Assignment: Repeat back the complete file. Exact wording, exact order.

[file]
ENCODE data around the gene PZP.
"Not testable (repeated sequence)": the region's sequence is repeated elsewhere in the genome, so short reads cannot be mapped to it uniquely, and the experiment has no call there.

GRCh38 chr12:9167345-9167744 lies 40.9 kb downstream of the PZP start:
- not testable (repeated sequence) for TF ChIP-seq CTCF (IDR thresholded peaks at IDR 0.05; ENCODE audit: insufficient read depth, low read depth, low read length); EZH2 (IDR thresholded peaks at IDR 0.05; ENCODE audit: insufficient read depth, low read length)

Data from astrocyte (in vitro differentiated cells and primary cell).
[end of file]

ENCODE data around the gene PZP.
"Not testable (repeated sequence)": the region's sequence is repeated elsewhere in the genome, so short reads cannot be mapped to it uniquely, and the experiment has no call there.

GRCh38 chr12:9167345-9167744 lies 40.9 kb downstream of the PZP start:
- not testable (repeated sequence) for TF ChIP-seq CTCF (IDR thresholded peaks at IDR 0.05; ENCODE audit: insufficient read depth, low read depth, low read length); EZH2 (IDR thresholded peaks at IDR 0.05; ENCODE audit: insufficient read depth, low read length)

Data from astrocyte (in vitro differentiated cells and primary cell).